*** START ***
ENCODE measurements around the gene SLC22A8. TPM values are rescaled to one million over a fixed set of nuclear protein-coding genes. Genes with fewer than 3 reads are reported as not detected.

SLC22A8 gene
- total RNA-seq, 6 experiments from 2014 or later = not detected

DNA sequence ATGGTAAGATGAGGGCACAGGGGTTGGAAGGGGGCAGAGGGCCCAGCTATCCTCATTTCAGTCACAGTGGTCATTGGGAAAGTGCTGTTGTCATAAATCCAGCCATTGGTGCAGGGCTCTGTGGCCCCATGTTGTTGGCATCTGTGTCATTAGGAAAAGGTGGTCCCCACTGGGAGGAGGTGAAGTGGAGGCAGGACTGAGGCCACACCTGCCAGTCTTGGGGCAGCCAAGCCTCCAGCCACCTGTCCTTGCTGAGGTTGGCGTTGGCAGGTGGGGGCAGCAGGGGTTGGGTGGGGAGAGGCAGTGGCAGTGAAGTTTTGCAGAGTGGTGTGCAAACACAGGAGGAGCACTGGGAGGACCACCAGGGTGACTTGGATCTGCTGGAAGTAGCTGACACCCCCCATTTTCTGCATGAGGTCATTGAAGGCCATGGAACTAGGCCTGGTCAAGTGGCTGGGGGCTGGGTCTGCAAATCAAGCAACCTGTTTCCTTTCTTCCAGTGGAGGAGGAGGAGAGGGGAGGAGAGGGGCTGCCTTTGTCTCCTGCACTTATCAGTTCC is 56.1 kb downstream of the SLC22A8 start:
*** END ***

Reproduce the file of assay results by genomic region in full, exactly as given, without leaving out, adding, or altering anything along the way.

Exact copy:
ENCODE measurements around the gene SLC22A8. TPM values are rescaled to one million over a fixed set of nuclear protein-coding genes. Genes with fewer than 3 reads are reported as not detected.

SLC22A8 gene
- total RNA-seq, 6 experiments from 2014 or later = not detected

DNA sequence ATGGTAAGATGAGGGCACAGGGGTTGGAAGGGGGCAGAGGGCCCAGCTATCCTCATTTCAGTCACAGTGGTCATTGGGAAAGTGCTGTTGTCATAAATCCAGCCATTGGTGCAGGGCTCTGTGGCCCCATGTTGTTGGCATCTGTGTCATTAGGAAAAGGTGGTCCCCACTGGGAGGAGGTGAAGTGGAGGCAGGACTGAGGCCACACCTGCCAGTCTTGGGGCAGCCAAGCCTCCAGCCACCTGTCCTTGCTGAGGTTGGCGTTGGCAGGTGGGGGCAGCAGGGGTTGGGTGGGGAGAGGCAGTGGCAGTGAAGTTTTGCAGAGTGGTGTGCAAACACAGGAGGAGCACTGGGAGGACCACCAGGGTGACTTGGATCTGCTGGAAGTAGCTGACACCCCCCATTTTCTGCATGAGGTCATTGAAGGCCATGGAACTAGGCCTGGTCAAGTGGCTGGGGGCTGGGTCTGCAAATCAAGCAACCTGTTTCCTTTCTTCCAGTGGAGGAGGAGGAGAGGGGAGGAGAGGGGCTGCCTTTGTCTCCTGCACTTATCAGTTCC is 56.1 kb downstream of the SLC22A8 start: